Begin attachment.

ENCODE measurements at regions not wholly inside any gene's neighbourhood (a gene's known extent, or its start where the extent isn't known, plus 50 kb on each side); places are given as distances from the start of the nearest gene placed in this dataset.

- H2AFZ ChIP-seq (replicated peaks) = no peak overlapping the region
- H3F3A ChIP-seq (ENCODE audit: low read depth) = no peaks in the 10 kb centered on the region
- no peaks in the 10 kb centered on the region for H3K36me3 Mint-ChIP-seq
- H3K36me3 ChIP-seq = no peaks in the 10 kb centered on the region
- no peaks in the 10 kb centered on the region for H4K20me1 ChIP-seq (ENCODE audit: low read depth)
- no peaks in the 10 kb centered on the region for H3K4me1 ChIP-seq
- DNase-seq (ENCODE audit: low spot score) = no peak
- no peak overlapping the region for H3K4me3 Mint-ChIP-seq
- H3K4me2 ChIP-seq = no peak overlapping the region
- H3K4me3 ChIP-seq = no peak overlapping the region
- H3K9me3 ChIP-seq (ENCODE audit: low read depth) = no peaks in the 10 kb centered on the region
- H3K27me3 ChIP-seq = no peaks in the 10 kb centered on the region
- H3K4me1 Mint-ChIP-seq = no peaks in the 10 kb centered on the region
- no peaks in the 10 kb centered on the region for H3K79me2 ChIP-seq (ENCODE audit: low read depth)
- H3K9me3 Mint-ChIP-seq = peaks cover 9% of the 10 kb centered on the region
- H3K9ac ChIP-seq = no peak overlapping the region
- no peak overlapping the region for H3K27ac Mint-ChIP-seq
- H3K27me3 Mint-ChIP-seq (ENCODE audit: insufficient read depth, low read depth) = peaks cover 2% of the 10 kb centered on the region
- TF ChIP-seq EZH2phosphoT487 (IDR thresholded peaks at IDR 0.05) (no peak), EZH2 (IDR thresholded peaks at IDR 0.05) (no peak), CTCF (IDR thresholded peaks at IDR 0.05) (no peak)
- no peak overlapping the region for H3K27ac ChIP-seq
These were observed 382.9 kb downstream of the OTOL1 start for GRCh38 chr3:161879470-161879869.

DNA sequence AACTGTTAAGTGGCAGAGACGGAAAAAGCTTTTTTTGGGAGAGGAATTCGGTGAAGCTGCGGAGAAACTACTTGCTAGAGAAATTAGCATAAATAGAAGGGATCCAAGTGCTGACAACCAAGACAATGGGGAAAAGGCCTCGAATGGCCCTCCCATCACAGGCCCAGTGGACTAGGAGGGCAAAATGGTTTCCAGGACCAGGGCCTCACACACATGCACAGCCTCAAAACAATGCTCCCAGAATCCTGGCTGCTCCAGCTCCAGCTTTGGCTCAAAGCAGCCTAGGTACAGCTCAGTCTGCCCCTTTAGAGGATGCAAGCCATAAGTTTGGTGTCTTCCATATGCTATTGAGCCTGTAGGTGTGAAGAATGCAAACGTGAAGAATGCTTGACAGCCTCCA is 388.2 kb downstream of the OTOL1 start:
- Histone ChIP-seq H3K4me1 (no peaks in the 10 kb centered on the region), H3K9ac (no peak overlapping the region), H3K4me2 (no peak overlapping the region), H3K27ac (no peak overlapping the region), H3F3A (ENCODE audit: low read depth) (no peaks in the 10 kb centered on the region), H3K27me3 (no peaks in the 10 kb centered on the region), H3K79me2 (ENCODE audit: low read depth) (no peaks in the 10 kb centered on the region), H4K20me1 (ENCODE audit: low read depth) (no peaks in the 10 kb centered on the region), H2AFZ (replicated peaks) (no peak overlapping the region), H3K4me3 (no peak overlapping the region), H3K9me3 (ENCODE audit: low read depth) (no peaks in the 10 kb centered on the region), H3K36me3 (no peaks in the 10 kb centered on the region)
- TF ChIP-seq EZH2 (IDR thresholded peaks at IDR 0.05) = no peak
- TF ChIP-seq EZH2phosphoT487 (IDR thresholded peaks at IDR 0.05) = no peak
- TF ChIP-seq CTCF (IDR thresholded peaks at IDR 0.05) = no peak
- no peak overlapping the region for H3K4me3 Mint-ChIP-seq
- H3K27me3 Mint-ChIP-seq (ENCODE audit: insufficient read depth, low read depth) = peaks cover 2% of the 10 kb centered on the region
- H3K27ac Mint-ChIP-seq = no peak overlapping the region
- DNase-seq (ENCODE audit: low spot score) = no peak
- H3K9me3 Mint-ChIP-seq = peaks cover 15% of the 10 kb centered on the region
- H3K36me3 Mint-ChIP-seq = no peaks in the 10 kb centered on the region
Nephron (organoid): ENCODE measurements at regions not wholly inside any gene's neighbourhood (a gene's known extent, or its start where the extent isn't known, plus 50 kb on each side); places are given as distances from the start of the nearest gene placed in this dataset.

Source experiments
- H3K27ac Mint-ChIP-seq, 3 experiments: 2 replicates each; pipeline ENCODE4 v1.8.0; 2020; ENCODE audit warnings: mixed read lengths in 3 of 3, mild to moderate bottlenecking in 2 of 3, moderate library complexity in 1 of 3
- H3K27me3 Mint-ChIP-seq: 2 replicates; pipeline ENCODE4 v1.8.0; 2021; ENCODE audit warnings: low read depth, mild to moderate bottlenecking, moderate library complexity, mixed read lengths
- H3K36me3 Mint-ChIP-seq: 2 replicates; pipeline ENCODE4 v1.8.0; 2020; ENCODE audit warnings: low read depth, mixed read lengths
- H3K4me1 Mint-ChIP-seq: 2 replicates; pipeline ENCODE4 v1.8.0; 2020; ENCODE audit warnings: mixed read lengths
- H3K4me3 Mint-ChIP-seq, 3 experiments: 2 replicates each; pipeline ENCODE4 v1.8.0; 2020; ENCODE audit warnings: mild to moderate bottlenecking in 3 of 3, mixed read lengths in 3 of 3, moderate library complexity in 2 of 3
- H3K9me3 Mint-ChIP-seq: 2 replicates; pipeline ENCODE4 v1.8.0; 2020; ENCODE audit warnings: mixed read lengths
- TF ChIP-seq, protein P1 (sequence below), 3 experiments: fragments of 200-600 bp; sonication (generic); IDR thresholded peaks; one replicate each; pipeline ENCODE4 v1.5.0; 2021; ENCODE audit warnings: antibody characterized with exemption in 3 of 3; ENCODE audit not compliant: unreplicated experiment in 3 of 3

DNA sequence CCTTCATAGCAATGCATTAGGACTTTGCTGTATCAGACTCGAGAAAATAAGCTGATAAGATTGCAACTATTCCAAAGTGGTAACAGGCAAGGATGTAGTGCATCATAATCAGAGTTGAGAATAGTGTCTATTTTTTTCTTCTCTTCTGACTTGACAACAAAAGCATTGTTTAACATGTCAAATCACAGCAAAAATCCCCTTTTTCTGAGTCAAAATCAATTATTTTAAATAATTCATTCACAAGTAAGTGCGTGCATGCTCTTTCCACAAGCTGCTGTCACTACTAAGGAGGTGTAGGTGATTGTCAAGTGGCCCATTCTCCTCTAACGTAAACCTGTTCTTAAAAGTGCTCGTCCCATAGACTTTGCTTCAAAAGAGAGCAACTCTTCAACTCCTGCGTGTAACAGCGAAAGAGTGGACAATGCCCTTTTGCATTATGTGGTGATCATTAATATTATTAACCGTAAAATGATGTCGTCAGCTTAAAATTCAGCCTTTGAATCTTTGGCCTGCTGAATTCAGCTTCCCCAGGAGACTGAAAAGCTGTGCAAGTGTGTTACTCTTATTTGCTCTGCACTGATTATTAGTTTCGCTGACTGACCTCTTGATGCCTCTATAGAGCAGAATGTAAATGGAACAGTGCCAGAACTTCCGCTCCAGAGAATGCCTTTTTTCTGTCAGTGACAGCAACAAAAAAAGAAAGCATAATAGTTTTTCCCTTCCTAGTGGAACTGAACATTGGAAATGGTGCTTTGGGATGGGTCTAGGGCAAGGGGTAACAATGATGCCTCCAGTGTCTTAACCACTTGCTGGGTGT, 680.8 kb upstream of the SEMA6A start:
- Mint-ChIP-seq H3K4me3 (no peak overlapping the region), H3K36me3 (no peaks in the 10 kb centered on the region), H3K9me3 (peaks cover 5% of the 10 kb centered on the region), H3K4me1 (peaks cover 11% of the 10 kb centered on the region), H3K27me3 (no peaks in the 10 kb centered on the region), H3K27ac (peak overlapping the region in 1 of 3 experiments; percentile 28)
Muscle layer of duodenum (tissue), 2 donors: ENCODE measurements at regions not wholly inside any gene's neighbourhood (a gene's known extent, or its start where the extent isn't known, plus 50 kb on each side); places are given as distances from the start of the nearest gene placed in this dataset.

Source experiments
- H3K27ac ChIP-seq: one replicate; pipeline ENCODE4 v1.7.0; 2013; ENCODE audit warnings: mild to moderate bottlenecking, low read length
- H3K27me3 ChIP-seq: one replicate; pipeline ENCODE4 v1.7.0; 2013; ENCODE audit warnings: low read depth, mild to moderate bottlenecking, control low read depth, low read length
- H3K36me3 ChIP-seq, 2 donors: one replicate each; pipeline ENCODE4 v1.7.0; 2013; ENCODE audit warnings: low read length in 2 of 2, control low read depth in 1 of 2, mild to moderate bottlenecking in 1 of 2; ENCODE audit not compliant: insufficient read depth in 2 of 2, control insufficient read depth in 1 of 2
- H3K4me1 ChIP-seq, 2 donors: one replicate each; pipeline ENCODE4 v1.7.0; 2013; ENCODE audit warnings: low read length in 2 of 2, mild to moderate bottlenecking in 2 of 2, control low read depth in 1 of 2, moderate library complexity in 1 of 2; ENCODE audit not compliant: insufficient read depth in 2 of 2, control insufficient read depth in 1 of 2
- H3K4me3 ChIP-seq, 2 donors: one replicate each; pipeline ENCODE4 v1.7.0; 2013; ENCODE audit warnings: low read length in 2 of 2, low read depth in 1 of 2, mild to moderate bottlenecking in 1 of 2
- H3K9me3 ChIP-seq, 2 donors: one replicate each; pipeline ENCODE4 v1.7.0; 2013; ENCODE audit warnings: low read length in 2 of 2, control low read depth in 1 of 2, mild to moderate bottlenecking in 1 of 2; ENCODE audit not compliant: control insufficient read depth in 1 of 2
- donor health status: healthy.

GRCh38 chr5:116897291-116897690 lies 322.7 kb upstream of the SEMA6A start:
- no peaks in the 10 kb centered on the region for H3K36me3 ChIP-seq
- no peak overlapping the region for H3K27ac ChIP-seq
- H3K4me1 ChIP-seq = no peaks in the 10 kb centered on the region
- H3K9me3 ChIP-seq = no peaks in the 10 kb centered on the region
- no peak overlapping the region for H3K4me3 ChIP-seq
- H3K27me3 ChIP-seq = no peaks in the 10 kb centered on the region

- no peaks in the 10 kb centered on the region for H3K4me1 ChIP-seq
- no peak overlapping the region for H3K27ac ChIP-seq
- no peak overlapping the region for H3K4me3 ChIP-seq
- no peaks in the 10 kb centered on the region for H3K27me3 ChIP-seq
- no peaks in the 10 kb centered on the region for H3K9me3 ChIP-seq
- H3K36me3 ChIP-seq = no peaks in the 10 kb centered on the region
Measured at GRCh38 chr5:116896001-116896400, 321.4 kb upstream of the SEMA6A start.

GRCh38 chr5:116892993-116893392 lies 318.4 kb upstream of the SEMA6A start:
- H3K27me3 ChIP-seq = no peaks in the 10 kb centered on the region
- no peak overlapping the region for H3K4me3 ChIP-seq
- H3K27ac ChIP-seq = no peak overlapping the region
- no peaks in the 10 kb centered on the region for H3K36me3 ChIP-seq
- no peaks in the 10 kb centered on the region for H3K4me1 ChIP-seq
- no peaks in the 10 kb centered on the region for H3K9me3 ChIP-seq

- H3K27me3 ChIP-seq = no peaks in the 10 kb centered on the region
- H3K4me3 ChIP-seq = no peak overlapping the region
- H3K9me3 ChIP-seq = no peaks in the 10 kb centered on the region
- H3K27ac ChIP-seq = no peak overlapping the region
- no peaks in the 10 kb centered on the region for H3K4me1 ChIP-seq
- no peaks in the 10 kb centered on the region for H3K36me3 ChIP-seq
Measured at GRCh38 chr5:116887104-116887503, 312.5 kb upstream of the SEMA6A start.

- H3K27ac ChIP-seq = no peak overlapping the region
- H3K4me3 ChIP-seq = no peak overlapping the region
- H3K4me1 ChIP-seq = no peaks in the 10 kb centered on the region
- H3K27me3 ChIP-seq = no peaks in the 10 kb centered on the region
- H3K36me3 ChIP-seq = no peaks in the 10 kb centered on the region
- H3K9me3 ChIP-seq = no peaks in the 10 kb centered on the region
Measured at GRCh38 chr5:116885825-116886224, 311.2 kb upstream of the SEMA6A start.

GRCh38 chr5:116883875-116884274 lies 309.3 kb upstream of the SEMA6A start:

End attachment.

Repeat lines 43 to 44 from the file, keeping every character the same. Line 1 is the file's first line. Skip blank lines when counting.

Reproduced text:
DNA sequence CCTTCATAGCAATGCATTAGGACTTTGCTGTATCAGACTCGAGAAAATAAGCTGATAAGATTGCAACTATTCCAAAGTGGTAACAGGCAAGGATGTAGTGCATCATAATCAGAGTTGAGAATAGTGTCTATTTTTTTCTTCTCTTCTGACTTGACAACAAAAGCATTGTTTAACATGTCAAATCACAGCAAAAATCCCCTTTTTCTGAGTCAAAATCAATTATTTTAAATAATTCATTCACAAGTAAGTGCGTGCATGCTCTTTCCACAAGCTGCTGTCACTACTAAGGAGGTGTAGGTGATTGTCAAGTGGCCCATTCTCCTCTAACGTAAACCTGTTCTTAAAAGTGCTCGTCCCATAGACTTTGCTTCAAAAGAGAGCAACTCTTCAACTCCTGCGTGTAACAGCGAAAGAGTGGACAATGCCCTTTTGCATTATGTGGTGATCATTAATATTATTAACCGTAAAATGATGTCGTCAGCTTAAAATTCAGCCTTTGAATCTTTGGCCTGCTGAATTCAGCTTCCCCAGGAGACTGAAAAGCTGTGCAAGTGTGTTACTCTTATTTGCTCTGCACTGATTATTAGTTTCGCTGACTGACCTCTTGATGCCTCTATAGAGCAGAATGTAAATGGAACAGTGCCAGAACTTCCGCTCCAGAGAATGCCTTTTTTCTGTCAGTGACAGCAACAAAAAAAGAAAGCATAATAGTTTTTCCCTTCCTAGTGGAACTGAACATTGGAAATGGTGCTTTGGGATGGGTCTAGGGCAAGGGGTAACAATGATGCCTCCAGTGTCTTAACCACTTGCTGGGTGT, 680.8 kb upstream of the SEMA6A start:
- Mint-ChIP-seq H3K4me3 (no peak overlapping the region), H3K36me3 (no peaks in the 10 kb centered on the region), H3K9me3 (peaks cover 5% of the 10 kb centered on the region), H3K4me1 (peaks cover 11% of the 10 kb centered on the region), H3K27me3 (no peaks in the 10 kb centered on the region), H3K27ac (peak overlapping the region in 1 of 3 experiments; percentile 28)